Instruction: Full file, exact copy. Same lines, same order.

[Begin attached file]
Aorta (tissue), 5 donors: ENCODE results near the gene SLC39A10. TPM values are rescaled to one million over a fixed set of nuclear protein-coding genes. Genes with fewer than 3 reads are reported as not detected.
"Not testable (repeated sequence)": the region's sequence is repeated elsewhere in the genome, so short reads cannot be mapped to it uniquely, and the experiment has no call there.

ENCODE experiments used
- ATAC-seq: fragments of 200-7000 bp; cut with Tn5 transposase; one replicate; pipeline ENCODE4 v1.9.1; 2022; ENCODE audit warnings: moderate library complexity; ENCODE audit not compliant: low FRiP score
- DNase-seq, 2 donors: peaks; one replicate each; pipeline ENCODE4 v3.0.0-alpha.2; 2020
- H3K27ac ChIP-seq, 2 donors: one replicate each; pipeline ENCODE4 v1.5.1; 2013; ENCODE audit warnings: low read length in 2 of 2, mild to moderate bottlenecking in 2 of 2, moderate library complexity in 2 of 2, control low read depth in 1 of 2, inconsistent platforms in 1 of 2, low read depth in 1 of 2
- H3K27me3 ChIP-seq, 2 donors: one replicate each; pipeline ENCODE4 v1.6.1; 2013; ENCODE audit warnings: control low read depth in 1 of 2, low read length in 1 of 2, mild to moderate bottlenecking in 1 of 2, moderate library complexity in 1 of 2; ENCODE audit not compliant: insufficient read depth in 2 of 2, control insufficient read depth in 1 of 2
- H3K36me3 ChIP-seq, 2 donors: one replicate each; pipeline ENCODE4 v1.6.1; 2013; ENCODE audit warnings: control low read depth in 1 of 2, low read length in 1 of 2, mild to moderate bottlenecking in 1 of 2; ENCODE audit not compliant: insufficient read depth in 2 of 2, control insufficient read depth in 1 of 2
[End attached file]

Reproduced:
Aorta (tissue), 5 donors: ENCODE results near the gene SLC39A10. TPM values are rescaled to one million over a fixed set of nuclear protein-coding genes. Genes with fewer than 3 reads are reported as not detected.
"Not testable (repeated sequence)": the region's sequence is repeated elsewhere in the genome, so short reads cannot be mapped to it uniquely, and the experiment has no call there.

ENCODE experiments used
- ATAC-seq: fragments of 200-7000 bp; cut with Tn5 transposase; one replicate; pipeline ENCODE4 v1.9.1; 2022; ENCODE audit warnings: moderate library complexity; ENCODE audit not compliant: low FRiP score
- DNase-seq, 2 donors: peaks; one replicate each; pipeline ENCODE4 v3.0.0-alpha.2; 2020
- H3K27ac ChIP-seq, 2 donors: one replicate each; pipeline ENCODE4 v1.5.1; 2013; ENCODE audit warnings: low read length in 2 of 2, mild to moderate bottlenecking in 2 of 2, moderate library complexity in 2 of 2, control low read depth in 1 of 2, inconsistent platforms in 1 of 2, low read depth in 1 of 2
- H3K27me3 ChIP-seq, 2 donors: one replicate each; pipeline ENCODE4 v1.6.1; 2013; ENCODE audit warnings: control low read depth in 1 of 2, low read length in 1 of 2, mild to moderate bottlenecking in 1 of 2, moderate library complexity in 1 of 2; ENCODE audit not compliant: insufficient read depth in 2 of 2, control insufficient read depth in 1 of 2
- H3K36me3 ChIP-seq, 2 donors: one replicate each; pipeline ENCODE4 v1.6.1; 2013; ENCODE audit warnings: control low read depth in 1 of 2, low read length in 1 of 2, mild to moderate bottlenecking in 1 of 2; ENCODE audit not compliant: insufficient read depth in 2 of 2, control insufficient read depth in 1 of 2